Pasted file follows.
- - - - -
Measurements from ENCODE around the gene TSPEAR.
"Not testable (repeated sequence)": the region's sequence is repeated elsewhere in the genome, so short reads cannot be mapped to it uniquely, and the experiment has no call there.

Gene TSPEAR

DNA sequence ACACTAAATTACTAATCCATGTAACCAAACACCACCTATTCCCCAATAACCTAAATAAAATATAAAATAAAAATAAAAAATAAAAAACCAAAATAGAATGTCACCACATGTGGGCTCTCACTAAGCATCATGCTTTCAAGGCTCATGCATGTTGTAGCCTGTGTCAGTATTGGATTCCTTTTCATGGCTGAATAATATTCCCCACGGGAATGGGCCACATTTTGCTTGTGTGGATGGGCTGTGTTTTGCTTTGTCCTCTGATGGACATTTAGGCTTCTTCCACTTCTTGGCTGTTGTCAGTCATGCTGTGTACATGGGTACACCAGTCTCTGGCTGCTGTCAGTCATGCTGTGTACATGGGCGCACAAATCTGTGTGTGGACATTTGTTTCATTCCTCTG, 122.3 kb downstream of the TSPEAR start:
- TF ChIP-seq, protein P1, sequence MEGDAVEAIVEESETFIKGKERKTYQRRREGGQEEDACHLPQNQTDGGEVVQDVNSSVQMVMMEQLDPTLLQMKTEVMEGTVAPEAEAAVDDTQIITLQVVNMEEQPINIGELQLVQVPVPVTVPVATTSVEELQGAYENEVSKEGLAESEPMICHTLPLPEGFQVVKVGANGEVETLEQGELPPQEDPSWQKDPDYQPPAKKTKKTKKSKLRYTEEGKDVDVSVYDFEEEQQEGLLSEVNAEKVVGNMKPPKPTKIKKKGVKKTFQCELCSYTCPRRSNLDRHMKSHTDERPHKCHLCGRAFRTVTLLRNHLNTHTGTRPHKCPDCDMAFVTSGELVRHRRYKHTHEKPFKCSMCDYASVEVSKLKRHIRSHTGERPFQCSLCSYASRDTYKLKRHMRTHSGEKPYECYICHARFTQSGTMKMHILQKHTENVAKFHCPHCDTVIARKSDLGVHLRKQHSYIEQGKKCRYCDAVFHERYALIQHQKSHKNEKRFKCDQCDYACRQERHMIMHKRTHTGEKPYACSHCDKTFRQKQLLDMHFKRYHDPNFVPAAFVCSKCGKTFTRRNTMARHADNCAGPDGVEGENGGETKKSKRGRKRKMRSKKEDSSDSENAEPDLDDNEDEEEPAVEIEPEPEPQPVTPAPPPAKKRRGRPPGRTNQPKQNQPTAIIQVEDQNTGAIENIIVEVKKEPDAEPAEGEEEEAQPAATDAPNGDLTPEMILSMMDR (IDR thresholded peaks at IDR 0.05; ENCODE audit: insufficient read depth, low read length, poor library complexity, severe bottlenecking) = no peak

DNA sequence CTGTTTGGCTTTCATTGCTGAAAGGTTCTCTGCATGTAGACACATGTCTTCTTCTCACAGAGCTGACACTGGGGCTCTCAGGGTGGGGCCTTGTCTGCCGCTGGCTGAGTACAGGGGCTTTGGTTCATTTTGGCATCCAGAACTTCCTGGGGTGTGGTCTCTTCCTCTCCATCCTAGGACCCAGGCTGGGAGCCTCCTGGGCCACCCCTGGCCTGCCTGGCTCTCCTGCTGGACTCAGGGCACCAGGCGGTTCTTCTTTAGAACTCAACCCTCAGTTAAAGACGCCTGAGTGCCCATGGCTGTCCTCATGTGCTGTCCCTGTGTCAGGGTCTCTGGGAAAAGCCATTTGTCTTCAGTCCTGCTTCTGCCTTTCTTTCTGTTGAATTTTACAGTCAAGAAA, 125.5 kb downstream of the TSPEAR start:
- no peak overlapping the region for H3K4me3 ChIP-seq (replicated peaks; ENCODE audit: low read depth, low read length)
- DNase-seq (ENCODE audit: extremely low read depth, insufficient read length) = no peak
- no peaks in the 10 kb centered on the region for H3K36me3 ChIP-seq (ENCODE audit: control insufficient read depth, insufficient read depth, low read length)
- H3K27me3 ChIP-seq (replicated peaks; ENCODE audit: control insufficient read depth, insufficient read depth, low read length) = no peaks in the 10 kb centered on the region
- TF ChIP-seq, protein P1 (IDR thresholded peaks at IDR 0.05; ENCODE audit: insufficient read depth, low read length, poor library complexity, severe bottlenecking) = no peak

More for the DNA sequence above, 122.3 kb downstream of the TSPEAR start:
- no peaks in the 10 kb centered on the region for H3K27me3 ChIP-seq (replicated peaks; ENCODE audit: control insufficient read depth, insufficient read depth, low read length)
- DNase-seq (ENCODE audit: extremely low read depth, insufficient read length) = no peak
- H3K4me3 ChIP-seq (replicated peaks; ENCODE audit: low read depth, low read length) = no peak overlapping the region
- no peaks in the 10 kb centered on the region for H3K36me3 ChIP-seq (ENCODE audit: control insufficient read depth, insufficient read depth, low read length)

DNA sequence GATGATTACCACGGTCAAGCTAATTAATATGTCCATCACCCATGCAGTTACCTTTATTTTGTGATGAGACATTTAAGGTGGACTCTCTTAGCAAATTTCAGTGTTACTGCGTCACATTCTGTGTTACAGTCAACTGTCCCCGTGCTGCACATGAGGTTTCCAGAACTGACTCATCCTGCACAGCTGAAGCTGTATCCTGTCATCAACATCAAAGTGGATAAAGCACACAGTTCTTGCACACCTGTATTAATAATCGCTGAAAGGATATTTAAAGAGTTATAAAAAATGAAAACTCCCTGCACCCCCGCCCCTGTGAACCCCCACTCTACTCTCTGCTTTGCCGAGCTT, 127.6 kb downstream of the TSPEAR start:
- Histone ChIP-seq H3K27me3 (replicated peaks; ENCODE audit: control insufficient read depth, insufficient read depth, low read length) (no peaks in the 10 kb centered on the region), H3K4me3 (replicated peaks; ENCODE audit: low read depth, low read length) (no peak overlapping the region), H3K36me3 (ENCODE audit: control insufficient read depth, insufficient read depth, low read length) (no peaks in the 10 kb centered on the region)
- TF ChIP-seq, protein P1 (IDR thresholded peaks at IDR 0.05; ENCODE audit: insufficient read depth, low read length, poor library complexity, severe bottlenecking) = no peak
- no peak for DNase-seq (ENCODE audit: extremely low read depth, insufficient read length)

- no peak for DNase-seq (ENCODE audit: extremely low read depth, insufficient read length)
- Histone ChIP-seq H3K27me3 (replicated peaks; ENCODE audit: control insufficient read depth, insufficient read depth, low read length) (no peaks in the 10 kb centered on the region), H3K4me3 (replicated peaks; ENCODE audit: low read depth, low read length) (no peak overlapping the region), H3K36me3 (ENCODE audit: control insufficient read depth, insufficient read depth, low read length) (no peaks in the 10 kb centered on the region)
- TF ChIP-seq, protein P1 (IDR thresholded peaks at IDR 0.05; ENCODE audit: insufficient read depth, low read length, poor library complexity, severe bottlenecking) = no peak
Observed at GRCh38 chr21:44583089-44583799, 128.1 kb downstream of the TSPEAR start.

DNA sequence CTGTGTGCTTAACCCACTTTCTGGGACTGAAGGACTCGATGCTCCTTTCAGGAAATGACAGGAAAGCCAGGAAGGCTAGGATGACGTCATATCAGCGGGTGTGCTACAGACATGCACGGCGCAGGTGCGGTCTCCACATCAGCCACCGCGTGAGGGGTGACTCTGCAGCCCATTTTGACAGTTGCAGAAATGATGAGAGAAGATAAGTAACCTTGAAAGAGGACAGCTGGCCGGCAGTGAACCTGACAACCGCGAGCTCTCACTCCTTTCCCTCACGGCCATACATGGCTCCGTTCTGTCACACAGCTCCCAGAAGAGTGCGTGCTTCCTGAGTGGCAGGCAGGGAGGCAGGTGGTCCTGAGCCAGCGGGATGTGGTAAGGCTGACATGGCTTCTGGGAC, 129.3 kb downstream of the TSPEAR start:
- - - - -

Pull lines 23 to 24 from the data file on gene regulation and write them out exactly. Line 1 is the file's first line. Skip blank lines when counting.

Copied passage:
- TF ChIP-seq, protein P1 (IDR thresholded peaks at IDR 0.05; ENCODE audit: insufficient read depth, low read length, poor library complexity, severe bottlenecking) = no peak
Observed at GRCh38 chr21:44583089-44583799, 128.1 kb downstream of the TSPEAR start.